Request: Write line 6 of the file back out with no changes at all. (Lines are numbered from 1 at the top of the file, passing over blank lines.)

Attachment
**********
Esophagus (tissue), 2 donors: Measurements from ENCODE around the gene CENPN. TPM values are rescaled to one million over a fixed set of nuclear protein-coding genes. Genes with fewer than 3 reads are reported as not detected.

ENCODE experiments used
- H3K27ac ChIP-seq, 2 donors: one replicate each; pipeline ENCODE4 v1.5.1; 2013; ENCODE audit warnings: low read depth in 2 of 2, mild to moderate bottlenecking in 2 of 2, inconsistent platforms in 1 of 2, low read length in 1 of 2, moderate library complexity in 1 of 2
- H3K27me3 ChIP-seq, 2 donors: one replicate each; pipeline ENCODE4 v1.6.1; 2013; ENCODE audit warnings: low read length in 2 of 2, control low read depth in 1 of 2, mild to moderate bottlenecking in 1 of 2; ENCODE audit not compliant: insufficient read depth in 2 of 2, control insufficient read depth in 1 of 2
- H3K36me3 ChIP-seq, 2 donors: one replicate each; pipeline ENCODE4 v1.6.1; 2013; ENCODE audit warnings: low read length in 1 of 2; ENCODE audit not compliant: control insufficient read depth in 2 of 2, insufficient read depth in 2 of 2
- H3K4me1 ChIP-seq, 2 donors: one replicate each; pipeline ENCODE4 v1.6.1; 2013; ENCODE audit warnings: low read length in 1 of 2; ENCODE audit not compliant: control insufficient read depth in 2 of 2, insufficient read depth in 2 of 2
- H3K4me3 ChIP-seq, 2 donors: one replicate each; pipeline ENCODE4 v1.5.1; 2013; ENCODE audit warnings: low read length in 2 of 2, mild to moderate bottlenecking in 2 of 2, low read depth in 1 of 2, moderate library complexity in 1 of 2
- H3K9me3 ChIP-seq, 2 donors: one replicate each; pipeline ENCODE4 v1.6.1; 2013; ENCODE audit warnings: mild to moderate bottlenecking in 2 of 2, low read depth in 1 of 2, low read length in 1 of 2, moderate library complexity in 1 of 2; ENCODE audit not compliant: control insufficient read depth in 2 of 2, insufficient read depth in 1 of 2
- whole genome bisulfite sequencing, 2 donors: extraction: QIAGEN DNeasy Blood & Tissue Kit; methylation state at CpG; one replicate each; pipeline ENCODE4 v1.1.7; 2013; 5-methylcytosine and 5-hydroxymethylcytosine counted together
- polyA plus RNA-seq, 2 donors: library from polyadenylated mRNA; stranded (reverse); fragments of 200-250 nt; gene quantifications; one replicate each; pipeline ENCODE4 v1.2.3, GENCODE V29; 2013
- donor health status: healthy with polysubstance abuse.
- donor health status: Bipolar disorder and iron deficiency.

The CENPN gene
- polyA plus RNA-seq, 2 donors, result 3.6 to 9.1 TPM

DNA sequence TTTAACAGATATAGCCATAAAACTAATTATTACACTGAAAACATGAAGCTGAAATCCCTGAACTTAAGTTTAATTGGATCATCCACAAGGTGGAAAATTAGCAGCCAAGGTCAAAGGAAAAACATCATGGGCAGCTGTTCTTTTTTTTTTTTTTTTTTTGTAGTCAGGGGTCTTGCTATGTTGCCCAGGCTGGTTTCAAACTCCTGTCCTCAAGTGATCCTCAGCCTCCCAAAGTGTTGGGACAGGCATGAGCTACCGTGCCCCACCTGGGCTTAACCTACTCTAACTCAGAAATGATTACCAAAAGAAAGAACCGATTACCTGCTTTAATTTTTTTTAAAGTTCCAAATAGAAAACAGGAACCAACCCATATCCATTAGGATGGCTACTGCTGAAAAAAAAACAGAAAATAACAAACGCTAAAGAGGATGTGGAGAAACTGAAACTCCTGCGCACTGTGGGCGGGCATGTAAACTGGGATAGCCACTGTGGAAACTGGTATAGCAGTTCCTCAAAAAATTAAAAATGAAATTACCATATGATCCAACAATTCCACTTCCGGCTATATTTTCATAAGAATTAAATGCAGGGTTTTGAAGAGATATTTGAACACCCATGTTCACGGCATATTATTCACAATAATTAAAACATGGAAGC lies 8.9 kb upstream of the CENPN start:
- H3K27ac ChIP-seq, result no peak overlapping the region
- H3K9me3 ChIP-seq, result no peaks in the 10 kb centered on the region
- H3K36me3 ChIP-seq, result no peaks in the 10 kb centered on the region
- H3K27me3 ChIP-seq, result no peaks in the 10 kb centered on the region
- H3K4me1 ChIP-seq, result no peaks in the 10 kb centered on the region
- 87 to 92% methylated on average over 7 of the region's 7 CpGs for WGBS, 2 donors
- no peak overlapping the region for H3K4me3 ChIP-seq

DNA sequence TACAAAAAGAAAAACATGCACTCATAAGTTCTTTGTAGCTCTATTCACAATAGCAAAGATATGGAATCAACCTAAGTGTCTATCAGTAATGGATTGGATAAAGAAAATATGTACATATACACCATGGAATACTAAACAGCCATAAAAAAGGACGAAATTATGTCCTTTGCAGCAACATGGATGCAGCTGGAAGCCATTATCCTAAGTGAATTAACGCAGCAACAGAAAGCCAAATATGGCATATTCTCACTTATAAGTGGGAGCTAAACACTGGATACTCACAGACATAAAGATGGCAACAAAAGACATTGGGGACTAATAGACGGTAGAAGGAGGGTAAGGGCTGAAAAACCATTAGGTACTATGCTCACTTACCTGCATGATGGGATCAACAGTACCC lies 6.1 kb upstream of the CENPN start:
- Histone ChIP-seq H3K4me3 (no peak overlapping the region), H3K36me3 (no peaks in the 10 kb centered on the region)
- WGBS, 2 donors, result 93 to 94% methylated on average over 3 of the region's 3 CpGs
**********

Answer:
- H3K4me1 ChIP-seq, 2 donors: one replicate each; pipeline ENCODE4 v1.6.1; 2013; ENCODE audit warnings: low read length in 1 of 2; ENCODE audit not compliant: control insufficient read depth in 2 of 2, insufficient read depth in 2 of 2